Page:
Matthias Hühne unknowingly launched what would become a collection of over 500 pieces of aviation-related artwork with an Air France poster from the 1950s. “Its design was so magnificent I realized it was just one piece of a larger story,” says the Berlin-based author, who began to collect others to illuminate the period in his new book, Airline Visual Identity, 1945–1975, a pleasing and colorful assemblage of posters, logos, airline livery drawings and more from the golden age of flight.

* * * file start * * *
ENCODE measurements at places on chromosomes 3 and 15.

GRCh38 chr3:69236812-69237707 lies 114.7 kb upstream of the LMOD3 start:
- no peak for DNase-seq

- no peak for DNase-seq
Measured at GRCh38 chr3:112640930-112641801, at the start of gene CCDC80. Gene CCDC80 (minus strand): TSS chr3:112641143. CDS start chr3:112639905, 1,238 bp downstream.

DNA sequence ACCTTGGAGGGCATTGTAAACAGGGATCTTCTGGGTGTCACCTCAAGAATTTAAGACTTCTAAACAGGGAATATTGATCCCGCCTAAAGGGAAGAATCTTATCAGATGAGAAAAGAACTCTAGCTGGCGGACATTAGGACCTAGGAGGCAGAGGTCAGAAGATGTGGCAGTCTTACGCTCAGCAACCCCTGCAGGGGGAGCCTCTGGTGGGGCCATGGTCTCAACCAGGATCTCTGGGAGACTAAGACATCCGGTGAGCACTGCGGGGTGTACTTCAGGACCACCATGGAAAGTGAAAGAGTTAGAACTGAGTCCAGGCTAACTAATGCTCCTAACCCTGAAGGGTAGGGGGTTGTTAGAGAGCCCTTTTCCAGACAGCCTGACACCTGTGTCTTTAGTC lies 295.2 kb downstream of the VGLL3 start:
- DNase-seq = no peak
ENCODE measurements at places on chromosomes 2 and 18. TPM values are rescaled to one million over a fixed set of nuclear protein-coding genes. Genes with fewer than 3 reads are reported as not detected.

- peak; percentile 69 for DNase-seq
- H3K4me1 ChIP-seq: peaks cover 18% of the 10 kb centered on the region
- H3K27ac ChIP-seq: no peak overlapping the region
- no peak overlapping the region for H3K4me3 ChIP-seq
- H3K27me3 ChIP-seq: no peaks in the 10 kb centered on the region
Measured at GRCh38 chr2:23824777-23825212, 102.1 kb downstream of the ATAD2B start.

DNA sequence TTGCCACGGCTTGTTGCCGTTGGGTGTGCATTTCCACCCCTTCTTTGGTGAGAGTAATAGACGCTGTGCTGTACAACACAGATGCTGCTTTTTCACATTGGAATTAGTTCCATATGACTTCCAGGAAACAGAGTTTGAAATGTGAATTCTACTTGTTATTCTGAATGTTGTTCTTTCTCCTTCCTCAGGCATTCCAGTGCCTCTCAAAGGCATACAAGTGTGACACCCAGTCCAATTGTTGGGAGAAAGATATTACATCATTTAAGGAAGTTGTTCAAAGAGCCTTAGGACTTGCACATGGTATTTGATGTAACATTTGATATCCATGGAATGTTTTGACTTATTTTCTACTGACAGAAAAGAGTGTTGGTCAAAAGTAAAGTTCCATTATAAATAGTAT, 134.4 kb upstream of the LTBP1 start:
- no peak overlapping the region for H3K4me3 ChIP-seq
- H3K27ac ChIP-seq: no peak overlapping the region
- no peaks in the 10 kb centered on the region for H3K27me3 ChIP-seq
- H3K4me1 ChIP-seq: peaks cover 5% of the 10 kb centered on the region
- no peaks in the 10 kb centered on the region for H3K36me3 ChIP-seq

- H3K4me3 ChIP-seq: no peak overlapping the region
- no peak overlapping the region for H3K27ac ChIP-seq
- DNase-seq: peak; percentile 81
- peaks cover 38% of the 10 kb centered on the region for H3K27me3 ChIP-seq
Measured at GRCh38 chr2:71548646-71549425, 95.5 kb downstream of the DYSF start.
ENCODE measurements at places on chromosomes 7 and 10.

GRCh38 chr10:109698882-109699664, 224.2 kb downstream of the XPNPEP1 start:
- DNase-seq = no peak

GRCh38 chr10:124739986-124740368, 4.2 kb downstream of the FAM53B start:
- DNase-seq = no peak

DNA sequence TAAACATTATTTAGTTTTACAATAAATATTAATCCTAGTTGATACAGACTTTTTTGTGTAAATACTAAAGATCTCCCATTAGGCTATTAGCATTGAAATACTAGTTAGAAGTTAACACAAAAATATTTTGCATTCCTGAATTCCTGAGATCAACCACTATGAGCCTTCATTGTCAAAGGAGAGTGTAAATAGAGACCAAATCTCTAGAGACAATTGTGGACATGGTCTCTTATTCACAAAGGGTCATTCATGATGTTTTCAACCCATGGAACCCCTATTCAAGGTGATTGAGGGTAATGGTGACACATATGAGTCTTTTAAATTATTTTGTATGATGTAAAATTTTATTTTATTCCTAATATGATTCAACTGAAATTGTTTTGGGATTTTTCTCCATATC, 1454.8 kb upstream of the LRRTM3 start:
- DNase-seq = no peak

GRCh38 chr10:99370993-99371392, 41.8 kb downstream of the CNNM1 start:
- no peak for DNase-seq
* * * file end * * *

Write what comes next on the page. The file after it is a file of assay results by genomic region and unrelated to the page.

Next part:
In his research, Hühne discovered that many international design luminaries, such as Massimo Vignelli, Ivan Chermayeff, Otl Aicher and Saul Bass, were helping to drive the airlines’ cutting-edge designs and campaigns. “Print advertising was the most important way to reach customers, so the airlines used all sorts of fanciful colors and special effects within the posters,” he says. For the collector’s limited edition, available for $1,100 through Callisto Publishers, Hühne employed the same level of sophistication, with one-off colors, metallic surfaces and satin finishes. Here, the author describes some of his favorite examples.

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